Bitcoin touches new record high of $63,000, Ether, Dogecoin cryptocurrencies too catch up

Bitcoin, the world’s first and the biggest cryptocurrency, touched a new record high of $63,000 on Tuesday. This comes at a time when the investors awaited the highly anticipated stock market debut of cryptocurrency exchange Coinbase.

The price of bitcoin climbed as high as $63,729.5 on Tuesday, according to data from Coin Metrics. It last traded just under $63,000. Ether, the second-most valuable digital coin after bitcoin, also set a fresh record, climbing to $2,317, according to a CNBC report.

Bitcoin climbed further by 5 percent during trading the same day. In the last six months, Bitcoin has registered significant growth and its value has risen by nearly 450 percent.

In April 2020, the cryptocurrency was trading at a meagre $7,000 it had a rollercoaster ride throughout the last year. In December 2020, the Bitcoin prices stood at $20,000, but only a month into the new year, the prices nearly doubled to $40,000 in January and $50,000 in the following month.

The price of Dogecoin, the cryptocurrency originally designed as a meme, also registered a 25 percent spike, taking its value to nearly 10 cents per coin.

Not long ago, Tesla CEO Elon Musk had taken the world of cryptocurrency by storm after he announced on Twitter that people could now buy a Tesla using Bitcoin. This came roughly two months after Tesla invested a staggering $1.5 billion in bitcoin.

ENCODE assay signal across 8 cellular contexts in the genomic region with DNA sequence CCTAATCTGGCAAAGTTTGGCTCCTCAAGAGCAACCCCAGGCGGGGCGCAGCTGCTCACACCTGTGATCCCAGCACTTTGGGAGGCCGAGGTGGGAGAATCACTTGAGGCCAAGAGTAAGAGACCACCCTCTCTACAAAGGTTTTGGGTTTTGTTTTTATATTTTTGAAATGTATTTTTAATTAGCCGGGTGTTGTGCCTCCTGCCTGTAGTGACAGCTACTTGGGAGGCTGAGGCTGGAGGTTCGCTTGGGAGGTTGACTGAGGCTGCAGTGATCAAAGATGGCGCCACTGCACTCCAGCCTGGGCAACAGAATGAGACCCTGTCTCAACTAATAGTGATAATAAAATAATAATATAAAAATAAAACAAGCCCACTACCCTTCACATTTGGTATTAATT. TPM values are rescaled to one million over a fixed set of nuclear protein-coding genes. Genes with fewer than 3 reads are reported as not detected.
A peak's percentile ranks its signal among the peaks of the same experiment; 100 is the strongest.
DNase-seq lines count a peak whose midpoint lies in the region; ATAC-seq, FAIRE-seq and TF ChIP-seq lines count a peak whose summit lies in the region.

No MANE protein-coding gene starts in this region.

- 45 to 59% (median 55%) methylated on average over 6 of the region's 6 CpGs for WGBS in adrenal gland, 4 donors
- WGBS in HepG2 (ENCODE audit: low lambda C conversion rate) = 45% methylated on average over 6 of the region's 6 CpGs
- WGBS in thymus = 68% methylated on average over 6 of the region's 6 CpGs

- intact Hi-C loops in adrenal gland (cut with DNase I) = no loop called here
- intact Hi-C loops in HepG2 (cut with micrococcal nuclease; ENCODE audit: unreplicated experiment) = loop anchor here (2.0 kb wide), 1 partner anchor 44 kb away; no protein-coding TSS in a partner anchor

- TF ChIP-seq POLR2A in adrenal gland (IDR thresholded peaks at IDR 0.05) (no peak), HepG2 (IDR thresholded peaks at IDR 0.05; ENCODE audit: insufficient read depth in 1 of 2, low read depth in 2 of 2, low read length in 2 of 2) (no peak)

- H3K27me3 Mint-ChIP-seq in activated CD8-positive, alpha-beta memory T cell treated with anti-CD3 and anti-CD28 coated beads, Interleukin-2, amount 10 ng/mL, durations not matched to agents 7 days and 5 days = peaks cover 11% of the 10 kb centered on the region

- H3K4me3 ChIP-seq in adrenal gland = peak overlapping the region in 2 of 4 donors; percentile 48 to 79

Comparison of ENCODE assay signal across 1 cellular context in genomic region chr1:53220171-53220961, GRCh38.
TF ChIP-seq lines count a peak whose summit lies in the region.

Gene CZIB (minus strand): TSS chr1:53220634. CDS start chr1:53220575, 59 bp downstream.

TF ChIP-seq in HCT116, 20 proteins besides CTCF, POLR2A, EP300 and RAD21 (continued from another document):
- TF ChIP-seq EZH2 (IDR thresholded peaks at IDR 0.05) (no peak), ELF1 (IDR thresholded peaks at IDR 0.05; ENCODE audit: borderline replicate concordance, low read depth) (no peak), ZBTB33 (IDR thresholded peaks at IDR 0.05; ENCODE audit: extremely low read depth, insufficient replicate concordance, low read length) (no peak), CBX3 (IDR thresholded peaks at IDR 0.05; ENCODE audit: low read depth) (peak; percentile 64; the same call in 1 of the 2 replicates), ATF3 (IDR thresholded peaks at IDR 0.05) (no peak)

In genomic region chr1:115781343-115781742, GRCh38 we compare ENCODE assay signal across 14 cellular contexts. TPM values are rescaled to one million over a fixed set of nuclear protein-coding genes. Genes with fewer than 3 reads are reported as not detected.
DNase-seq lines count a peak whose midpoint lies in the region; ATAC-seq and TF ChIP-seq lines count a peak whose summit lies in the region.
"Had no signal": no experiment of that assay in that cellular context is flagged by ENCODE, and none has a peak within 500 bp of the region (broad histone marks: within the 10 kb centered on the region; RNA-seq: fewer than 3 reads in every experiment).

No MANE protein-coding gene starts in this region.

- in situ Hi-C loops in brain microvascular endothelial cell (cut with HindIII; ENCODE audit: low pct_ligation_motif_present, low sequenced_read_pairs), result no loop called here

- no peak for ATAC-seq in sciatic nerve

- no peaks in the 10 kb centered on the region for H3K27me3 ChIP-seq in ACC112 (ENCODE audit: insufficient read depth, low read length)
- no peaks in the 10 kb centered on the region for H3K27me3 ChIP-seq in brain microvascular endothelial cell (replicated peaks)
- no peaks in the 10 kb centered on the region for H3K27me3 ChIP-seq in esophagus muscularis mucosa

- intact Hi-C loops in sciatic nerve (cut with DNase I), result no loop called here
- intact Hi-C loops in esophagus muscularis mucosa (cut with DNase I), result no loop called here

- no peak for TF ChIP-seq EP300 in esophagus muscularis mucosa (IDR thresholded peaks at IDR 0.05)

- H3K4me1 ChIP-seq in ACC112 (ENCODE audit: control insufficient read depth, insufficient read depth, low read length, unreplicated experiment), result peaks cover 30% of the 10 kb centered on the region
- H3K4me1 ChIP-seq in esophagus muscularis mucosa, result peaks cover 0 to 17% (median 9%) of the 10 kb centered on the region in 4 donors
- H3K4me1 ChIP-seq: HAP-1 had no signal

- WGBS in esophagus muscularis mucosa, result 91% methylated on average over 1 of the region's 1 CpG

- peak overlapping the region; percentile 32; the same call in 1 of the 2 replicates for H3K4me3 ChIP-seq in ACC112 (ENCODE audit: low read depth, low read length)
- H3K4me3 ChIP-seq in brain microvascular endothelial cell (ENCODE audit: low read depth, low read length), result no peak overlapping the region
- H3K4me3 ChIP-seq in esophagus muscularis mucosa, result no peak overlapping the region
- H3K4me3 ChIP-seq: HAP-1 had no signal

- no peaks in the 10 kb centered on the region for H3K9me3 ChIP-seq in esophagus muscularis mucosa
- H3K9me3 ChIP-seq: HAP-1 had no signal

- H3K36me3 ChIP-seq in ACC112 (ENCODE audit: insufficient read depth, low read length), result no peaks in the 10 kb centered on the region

And now with Coinbase listing itself on Nasdaq, cryptocurrency enthusiasts see it as just another step towards its growing acceptance among investors and financial institutions as a mode of payment.

Despite their growing acceptance and enthusiasm surrounding them, their volatility and vulnerability remain among the big concerns.

Meanwhile, Jesse Powell, the CEO of Bitcoin exchange ‘Kraken’, has speculated that governments around the world may crackdown on the use of Bitcoin and other cryptocurrencies. This comes nearly a month after Janet Yellen, the United States Treasury Secretary, expressed concerns that cryptocurrency may also be used for “illicit finance”.

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